On March 15, 2020, Andreina Febres was teaching a fraction of her regular students in her popular Zumba class on Sunday morning at the Flying Studios in Oakland. The Bay Area was two days away from its first six counties, but many people were already staying home. So Febres started an impromptu Facebook live broadcast and many students joined online. The following week, with the studio closed and management not yet set up for virtual classes, Febres and colleague Adriana Oyarzun started teaching Zoom from home, helping each other with sound and music, and guiding students through Cumbia- , Salsa and samba moves from their living rooms, garages and patios.
“It has evolved into something we would never have imagined 10 months ago,” says Oyarzun. This is Making Waves Studios, which was founded last June.
Almost a year after the first round of coronavirus restrictions shut down gyms and exercise studios in the Bay Area, some local instructors have taken matters into their own hands and started their own virtual fitness business. These new studios, previously unimaginable in the high-priced commercial rental market, are making classes more affordable and accessible, and thriving where we’ve all lived for a year – online. Now that the guessing game of life after COVID-19 continues, these new companies are allowing instructors to rethink the nature and logistics of group exercise. Some aren’t sure they’ll ever go to the studio again.
With a new Making Waves website and their own online registration platform, Febres and Oyarzun, both born in Venezuela, have become business owners for the first time. Going online means relatives and friends in Venezuela can join in alongside Oakland’s regulars, but it has also added technical issues to the mix. The first time the screen froze, Oyarzun remembered crying in class. Now mishaps and imperfections are dealt with with ease. Febres and Oyarzun learned how to share music from their own computers and bought microphones and a sound mixer. “The learning curve was very steep,” says Oyarzun.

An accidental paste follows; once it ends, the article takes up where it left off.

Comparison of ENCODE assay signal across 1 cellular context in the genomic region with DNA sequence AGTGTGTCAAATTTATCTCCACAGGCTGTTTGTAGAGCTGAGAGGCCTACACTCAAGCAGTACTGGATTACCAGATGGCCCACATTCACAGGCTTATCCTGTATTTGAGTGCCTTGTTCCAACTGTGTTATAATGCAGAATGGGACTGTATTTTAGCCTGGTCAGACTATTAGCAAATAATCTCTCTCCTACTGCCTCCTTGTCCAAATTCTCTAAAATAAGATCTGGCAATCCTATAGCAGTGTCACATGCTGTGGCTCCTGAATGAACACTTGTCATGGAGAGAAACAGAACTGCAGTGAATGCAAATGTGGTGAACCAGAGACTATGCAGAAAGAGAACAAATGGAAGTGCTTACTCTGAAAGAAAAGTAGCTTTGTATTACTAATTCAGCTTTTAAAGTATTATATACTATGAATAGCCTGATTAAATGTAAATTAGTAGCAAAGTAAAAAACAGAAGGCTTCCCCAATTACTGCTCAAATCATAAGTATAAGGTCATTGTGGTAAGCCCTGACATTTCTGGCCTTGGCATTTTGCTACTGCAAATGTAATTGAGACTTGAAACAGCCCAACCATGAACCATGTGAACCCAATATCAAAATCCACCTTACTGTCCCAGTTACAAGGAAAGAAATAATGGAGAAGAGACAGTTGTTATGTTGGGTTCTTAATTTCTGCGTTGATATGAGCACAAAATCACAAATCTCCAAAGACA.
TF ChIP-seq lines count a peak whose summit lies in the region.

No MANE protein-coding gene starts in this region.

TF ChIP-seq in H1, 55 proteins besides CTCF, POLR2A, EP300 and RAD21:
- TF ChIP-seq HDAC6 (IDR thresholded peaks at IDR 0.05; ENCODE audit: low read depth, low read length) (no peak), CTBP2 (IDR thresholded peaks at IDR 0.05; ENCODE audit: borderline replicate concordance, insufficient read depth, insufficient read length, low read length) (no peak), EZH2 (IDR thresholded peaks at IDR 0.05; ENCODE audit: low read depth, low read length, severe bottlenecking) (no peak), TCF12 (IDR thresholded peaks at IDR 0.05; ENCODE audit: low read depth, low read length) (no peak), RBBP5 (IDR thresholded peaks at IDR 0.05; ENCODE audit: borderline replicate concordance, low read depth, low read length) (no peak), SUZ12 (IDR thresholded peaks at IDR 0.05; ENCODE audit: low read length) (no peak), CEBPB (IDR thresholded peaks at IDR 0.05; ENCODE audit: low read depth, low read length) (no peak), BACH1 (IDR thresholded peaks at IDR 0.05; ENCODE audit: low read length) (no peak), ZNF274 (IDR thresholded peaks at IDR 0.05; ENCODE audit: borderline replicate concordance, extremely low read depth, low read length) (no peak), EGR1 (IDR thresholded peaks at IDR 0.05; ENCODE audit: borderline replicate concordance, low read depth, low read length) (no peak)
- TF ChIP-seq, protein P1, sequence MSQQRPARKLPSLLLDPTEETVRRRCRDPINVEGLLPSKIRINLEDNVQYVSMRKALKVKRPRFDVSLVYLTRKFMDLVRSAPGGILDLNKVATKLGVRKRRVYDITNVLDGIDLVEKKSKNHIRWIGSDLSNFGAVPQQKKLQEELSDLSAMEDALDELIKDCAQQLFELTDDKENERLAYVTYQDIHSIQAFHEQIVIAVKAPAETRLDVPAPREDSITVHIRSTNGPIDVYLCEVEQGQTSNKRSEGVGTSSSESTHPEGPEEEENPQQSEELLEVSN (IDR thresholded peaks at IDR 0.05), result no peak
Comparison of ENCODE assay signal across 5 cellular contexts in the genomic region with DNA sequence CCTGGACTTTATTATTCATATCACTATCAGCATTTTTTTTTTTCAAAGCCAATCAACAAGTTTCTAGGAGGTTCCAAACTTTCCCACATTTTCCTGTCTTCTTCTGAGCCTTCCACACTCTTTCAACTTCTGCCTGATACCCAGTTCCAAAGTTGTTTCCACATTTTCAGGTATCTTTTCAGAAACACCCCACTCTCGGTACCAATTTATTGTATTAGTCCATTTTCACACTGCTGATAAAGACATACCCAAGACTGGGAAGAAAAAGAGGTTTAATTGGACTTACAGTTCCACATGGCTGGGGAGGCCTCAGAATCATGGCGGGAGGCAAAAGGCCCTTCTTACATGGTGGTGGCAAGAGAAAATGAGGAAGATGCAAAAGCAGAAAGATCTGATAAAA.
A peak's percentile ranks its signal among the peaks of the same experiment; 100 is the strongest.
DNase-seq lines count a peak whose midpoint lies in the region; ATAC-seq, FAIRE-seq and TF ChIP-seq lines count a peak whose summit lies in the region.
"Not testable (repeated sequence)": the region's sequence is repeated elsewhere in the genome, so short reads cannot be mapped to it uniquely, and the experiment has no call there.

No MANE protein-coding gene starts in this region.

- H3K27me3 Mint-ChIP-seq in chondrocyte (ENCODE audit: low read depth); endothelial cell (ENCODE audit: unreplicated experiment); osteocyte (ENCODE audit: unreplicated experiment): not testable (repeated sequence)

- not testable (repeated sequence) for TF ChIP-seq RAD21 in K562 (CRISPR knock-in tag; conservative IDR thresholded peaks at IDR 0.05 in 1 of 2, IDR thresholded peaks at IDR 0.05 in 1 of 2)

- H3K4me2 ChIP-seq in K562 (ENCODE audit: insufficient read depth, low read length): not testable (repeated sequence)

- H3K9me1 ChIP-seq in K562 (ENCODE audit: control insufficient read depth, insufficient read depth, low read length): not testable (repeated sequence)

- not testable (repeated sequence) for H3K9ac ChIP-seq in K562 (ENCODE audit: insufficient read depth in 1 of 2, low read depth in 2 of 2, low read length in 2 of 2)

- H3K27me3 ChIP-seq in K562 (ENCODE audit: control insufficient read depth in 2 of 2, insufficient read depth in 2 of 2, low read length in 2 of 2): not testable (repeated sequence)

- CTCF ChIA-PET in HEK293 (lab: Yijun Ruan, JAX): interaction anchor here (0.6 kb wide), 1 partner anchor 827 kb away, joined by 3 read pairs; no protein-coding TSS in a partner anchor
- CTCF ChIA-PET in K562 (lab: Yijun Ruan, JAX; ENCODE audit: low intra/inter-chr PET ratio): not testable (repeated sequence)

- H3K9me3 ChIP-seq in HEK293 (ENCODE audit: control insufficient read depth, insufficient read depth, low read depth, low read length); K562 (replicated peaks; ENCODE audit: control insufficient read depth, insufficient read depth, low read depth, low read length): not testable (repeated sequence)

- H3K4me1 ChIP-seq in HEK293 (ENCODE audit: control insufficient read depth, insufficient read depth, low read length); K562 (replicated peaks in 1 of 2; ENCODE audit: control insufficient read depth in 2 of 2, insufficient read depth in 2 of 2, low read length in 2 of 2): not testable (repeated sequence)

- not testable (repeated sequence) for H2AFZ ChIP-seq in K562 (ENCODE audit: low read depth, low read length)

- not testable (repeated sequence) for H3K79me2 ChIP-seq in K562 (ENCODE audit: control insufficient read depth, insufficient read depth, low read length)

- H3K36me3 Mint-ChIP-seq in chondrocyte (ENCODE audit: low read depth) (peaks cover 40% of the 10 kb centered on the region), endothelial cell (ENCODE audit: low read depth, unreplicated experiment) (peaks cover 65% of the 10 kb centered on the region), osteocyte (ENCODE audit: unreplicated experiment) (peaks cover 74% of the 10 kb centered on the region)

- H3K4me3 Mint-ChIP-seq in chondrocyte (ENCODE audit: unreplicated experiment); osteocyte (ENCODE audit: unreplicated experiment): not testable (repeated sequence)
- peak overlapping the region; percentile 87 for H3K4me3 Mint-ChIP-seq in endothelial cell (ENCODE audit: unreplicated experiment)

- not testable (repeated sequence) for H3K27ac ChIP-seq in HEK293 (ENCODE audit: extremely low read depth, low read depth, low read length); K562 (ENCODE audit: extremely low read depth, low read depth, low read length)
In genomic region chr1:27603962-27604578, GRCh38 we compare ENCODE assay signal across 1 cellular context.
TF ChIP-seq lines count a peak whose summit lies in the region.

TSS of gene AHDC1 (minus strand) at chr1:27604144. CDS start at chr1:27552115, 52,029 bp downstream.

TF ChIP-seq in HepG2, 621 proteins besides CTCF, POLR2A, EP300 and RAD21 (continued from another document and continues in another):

Students stay in their circles during a Zumba fitness class taught by Adriana Oyarzun and Andreina Febres on a Saturday in Axé Oakland. The couple started teaching classes practically early in the pandemic and launched their online studios Making Waves in June. Mostly online, the instructors do the occasional in-person outdoor session which is shown here.
Santiago Mejia / The Chronicle
Nowadays, Making Waves teaches approximately 11 classes per week and has expanded to include yoga flow and meditation, live and recorded classes, and occasional face-to-face outdoor sessions. The studio has about 60 regular members and another 350 customers. The average Zumba class attracts between 20 and 50 students. Drop-ins are offered on a scale of $ 6 to $ 20 per class, with students paying what they can to support the business. (In the Flying Studios, individual classes before the pandemic cost $ 21.) The math works: Febres says they now earn a salary comparable to that of a “successful teacher” in a stationary studio. And since there is no limit to entry in the Zoom class, Making Waves regularly donates excess funds to organizations and organizations like the Alameda County Community Food Bank and Colors of Change, an online racial justice organization.
In San Francisco, Yoga Tree instructor Danni Pomplun has just moved into a larger work-live loft in SoMa to found Haum, a virtual yoga studio. He offers courses, workshops and teacher training. Its streaming courses are $ 10-20, less than the pre-COVID drop-in rate of $ 35 on Yoga Tree. According to Pomplun, up to 80 students can participate, with around 70% regularly going to the mat with him. In a regular studio, he says, the instructors are paid a flat fee of $ 40 to $ 100 an hour and have to fight for the most lucrative time slots. Pomplun teaches from home and does a lot more than that.